The distal end also has an inflatable balloon to seal the trachea and prevent the escape of ventilating gases and inhalation of gastric and upper airway secretions. This is connected by a pilot tube which runs within the substance of the tube towards the proximal end where it emerges into an inflatable balloon. The balloon has a one-way valve to allow inflation of the cuff by an air-filled syringe; the inflation of the balloon indicates the state of inflation of the cuff. When cuffs are inflated, this should be to the minimum volume that prevents escape of ventilating gases.
Endotracheal tubes have either high-pressure low-volume cuffs, which are used in anesthesia for short-term intubations, or low-pressure high-volume cuffs, which should be used when intubation is likely to be prolonged. This decreases the likelihood of pressure necrosis of the tracheal mucosa and subsequent tracheal stenosis. Intracuff pressures of 17 to 23 mmHg should prevent gas leak and cause little disturbance to tracheal mucosal blood flow. The pressure can be checked and modified if necessary throughout the patient's period of intubation.
Several other types of tracheal tubes are available and have specific indications in anesthesia ( Fig 1).
Fig. 1 (1) Standard PVC endotracheal tube (unmodified length) with a 15-mm male connector. (2) Armored tube. Note the wire spiral within the substance of the tube. The length should not be modified. (3) Double-lumen bronchocath. The double catheter mount is provided. (4) Nasal or 'north facing' RAE. (5) Laryngeal mask. (6) Standard RAE tube.
1. The original Ring-Adair-Elwin (RAE) tube is a C-shaped preformed PVC oral tube which is used when it is desirable to have ventilating circuit attachments away from the face, as in otolaryngological and maxillofacial procedures.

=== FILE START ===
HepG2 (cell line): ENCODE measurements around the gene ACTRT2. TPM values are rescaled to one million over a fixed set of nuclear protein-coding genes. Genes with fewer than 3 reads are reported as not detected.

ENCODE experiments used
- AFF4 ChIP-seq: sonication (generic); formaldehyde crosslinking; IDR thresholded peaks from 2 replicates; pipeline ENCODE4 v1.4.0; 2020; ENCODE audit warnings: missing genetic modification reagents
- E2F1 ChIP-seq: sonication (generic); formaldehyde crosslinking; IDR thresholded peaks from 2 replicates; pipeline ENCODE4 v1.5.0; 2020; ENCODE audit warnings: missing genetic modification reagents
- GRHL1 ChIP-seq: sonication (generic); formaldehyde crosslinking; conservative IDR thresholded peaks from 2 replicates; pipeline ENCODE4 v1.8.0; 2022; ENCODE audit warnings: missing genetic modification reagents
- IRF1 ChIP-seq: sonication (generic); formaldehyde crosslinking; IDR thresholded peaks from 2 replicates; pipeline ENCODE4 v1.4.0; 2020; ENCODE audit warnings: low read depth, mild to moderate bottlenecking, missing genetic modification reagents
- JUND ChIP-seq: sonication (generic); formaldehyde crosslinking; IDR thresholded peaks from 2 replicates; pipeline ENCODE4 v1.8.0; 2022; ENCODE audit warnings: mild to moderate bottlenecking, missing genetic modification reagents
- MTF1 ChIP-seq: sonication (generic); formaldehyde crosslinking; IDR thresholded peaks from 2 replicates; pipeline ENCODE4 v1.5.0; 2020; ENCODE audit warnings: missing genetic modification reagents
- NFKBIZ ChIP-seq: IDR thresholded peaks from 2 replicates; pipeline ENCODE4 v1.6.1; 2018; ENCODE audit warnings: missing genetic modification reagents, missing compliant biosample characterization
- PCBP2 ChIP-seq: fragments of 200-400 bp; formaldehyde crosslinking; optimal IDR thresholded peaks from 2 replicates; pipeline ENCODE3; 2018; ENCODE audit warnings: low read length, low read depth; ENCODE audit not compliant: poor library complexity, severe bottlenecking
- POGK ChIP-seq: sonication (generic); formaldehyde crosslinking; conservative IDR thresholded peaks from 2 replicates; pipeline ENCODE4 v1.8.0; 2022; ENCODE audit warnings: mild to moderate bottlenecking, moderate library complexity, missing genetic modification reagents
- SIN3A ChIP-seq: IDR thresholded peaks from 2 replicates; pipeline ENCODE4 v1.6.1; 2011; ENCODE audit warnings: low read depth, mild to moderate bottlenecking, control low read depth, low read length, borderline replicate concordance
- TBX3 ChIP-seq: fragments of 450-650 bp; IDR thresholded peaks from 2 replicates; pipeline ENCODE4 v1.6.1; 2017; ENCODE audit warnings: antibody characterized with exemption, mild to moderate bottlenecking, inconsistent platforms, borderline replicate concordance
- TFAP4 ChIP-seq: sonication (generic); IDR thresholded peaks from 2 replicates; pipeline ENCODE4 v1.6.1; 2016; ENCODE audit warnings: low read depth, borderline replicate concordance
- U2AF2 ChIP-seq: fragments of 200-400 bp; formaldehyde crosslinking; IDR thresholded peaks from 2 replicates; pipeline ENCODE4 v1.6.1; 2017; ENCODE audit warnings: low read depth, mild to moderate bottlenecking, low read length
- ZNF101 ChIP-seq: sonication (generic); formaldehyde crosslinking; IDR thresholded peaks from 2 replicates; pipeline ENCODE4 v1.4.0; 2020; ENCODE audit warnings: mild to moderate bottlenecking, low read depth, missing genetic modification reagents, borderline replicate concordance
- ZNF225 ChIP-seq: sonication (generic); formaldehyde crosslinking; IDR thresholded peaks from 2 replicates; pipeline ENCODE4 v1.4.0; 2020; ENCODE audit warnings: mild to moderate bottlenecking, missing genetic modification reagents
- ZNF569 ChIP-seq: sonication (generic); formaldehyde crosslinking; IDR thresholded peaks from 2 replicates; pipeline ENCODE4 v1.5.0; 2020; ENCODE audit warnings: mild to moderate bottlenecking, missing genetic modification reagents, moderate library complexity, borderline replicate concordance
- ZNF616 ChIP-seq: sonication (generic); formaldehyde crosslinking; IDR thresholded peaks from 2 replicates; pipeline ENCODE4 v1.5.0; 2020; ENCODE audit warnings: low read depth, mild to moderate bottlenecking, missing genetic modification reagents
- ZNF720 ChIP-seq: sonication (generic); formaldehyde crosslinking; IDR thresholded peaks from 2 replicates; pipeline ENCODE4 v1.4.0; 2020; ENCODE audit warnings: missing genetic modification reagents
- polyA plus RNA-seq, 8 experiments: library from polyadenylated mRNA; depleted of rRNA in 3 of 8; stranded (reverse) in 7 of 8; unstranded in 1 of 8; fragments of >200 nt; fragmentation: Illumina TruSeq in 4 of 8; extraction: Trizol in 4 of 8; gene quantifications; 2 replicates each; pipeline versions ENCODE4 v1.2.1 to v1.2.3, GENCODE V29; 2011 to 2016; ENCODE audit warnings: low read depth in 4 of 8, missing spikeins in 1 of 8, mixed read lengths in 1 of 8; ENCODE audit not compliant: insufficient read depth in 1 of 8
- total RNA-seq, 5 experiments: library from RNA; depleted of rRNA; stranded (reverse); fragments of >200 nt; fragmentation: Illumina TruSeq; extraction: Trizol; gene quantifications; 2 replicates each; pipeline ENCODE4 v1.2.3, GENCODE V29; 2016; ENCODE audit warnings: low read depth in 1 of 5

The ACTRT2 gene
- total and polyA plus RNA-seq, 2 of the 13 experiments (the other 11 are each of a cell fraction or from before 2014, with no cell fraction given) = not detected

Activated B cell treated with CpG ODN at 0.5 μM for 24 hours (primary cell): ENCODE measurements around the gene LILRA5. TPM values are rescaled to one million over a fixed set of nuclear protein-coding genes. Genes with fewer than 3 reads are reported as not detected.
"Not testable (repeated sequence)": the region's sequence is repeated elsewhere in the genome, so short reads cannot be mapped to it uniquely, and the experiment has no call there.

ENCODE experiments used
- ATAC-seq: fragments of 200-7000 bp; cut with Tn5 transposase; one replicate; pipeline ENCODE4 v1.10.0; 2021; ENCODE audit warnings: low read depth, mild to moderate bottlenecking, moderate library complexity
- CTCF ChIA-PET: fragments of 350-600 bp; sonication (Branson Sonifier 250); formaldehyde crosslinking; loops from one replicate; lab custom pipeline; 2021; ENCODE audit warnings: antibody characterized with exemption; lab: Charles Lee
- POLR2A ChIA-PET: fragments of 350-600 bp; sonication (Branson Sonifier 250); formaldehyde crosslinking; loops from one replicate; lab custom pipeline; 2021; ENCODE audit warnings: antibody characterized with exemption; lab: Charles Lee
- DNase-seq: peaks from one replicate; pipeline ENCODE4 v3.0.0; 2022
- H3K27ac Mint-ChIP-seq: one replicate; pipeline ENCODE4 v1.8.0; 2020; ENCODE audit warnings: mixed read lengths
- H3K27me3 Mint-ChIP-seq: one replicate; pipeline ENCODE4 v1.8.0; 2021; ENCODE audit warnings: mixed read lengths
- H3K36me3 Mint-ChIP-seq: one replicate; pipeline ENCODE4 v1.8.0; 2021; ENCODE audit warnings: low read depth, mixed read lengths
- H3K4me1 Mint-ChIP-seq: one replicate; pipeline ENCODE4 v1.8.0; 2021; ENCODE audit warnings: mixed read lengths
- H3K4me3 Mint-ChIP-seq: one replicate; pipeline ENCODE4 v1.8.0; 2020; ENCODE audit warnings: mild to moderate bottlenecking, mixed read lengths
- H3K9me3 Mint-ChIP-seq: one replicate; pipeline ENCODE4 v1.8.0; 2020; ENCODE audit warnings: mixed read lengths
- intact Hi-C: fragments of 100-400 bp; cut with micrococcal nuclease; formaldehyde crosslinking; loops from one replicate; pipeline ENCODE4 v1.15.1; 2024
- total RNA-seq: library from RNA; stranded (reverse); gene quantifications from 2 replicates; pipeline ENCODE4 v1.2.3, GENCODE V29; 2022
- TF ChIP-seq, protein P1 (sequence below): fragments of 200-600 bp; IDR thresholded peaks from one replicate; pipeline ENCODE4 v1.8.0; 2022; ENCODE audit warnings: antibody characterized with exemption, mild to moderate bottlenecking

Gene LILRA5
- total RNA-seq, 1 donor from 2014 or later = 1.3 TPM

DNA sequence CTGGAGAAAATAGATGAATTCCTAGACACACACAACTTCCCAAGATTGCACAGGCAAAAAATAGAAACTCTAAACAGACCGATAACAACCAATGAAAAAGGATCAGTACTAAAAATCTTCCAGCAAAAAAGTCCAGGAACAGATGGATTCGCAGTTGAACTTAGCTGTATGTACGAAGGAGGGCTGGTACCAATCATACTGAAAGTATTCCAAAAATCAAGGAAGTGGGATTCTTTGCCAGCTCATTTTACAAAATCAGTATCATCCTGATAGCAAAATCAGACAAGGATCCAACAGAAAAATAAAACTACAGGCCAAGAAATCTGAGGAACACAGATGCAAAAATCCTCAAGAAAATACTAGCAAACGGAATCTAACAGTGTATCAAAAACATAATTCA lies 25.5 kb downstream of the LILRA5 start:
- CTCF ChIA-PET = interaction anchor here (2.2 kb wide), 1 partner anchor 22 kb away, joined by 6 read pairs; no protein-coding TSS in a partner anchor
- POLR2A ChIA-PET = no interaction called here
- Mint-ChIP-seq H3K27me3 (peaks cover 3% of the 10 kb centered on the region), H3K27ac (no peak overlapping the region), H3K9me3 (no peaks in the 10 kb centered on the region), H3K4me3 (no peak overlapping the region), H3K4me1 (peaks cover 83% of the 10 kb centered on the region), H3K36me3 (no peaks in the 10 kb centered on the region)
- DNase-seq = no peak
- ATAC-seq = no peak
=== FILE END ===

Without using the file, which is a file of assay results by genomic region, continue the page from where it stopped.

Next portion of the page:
2. The nasal RAE or 'north-facing' tube is used for nasotracheal intubation; the proximal end is preformed to curve up towards the forehead to allow unimpeded surgical access to the mouth and lower face.
3. Latex rubber tubes which are reinforced with a wire spiral and are longer than normal are used when the patient is operated on in positions other than supine to allow access to the connection and to prevent kinking of the tube.
4. Double-lumen tubes are used when surgery is contemplated in one hemithorax. They allow the deflation of one lung to improve surgical accessor to facilitate differential lung ventilation. The main lumen still remains tracheal with a cuff proximal to it, but an extension intubates either the left or right main bronchus, again with a proximal cuff of its own which allows isolated ventilation of that lung. If possible, the positionshould be checked with a fiber-optic laryngoscope. All plastic tubes soften when left in situ and thus are prone to movement; therefore their location should be checked after each change of patient position or at regular intervals. These tubes are still commonly of the red rubber variety and there are several different types.
a. The Carlens tube is a left-sided endobronchial lumen tube with a hook at the bifurcation to catch on to the carina to aid placement. However, this may make it more difficult to pass through the larynx.
b. The White tube, which is used for right main bronchus intubation, has an aperture in the bronchial cuff to allow ventilation of the right upper lobe and a carinal hook.
c. The Robertshaw tube is available in both right- and left-sided versions with bronchial extensions at different angles allowing for anatomical differences. As there is no carinal hook, it is easier to pass through the larynx, when there is intubating difficulty, than the other types. Newer PVC versions called bronchocaths, which are based on Robertshaw tubes, are also available.
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